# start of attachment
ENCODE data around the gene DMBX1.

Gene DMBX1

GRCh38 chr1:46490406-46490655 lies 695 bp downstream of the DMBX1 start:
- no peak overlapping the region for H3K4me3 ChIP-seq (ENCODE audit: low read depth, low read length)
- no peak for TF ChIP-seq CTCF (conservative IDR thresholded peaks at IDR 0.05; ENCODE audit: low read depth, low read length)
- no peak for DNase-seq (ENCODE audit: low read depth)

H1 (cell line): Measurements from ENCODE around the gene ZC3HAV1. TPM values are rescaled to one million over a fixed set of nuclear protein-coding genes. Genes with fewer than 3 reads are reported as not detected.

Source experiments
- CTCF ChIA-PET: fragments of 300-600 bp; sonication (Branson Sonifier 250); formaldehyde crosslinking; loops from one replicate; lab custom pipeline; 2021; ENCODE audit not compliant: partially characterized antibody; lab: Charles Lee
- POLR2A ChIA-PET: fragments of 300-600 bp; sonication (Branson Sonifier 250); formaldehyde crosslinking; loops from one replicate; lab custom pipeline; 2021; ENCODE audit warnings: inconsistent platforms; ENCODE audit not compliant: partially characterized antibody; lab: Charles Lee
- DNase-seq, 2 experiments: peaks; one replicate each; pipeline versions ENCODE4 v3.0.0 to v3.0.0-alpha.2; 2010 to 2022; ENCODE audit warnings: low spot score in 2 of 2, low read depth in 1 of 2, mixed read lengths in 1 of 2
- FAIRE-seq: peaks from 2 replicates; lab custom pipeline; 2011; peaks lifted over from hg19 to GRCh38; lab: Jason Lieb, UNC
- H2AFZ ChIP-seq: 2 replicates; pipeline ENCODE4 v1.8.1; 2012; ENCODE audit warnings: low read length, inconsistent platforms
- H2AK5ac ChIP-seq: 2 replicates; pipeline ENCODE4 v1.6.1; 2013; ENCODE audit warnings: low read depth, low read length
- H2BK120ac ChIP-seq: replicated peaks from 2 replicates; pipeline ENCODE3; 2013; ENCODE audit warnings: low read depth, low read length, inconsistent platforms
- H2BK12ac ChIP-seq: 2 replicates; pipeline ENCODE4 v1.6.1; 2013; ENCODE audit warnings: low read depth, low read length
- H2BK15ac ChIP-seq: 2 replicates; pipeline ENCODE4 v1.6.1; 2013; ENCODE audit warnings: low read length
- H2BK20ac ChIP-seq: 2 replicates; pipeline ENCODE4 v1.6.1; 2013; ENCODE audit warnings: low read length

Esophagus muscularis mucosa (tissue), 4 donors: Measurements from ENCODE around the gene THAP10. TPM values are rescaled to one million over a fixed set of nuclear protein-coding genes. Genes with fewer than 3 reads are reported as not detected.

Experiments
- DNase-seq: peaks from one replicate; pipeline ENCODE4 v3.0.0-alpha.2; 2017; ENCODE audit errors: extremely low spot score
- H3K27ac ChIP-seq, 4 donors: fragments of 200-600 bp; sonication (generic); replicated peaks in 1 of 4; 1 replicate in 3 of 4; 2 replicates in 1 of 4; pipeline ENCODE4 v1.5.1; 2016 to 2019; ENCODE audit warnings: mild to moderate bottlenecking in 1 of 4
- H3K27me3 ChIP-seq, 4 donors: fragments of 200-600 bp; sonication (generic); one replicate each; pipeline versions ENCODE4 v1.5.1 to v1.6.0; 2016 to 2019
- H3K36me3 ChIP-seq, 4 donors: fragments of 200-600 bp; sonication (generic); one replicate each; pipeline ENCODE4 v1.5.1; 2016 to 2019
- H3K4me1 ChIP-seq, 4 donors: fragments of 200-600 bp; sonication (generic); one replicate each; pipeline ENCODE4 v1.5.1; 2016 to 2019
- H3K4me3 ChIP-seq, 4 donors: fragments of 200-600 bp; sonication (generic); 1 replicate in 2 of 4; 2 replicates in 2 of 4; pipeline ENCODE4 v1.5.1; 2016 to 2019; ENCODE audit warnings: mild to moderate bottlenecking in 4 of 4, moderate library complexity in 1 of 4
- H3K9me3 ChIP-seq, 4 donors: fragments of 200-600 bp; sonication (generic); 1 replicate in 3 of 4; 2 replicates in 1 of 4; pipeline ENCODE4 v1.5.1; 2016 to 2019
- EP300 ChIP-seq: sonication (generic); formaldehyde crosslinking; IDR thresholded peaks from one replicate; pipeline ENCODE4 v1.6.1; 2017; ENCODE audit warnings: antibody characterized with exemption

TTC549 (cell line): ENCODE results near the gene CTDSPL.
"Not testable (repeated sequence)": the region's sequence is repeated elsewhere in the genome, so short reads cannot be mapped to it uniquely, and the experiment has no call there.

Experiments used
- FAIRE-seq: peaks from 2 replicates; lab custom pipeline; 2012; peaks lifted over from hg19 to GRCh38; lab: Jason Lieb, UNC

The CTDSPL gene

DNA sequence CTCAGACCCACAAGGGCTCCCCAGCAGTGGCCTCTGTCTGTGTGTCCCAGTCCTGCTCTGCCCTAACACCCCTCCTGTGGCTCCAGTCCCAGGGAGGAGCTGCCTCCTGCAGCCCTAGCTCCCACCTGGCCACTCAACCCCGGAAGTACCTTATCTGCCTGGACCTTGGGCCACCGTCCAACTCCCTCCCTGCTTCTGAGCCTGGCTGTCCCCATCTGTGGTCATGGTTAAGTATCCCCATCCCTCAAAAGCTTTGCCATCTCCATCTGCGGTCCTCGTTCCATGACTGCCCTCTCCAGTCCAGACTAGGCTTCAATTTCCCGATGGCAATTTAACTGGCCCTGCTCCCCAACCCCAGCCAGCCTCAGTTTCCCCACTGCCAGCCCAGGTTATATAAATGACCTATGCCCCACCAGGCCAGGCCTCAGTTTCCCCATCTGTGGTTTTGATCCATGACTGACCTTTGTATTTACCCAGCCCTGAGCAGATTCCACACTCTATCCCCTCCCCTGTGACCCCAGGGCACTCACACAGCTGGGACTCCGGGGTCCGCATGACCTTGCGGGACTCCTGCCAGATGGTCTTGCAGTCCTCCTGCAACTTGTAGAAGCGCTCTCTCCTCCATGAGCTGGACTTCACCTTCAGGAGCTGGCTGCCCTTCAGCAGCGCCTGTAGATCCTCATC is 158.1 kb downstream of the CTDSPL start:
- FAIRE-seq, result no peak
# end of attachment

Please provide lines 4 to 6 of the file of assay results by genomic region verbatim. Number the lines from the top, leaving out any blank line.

- no peak overlapping the region for H3K4me3 ChIP-seq (ENCODE audit: low read depth, low read length)
- no peak for TF ChIP-seq CTCF (conservative IDR thresholded peaks at IDR 0.05; ENCODE audit: low read depth, low read length)
- no peak for DNase-seq (ENCODE audit: low read depth)